Mixed-species associations can arise without heterospecific attraction
Research output: Contribution to journal › Article
Despite widespread research on the interaction rules that drive group-living behavior in animals, little is known about the spatial self-organization of individuals in heterospecific groups. This has led to significant challenges in teasing apart the various mechanisms thought to underpin multispecies groups. One potentially useful approach for gaining an understanding of this process is to identify the rules that best predict the observed distribution of individuals across these groups. In order to gain an insight into the decision-making process that might generate patterns of heterospecific associations, we collected data on the number and distribution of nests in breeding colonies that contained 3 species of weaverbird. We found no evidence of segregation by species, either within or between colonies. Using agent-based simulations of males applying different rules of attraction and repulsion to conspecifics or heterospecifics, we found that the best-fitting rule contained no heterospecific attraction. In this rule, individuals picked colonies based on an optimal distribution of conspecific nests. Given that nests are an important sexual signal in weavers, our findings suggest that this rule is biologically relevant: Males are seeking an optimal trade-off between attracting females via lekking and competing for mates if too many conspecific nests are present.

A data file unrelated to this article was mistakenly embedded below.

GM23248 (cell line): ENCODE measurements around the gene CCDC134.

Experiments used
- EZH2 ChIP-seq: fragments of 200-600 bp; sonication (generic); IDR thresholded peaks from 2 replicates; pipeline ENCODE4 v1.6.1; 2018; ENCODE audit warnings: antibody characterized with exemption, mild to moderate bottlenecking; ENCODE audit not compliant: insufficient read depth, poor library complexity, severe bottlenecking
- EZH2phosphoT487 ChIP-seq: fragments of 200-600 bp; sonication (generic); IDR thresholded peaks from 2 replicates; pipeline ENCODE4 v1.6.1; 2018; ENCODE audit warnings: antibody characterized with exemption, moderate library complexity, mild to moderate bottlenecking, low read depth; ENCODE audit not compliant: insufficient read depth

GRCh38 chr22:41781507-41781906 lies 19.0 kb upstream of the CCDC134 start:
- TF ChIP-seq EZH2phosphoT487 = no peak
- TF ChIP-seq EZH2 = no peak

|Research areas and keywords||
Subject classification (UKÄ) – MANDATORY
|Number of pages||8|
|Publication status||Published - 2014|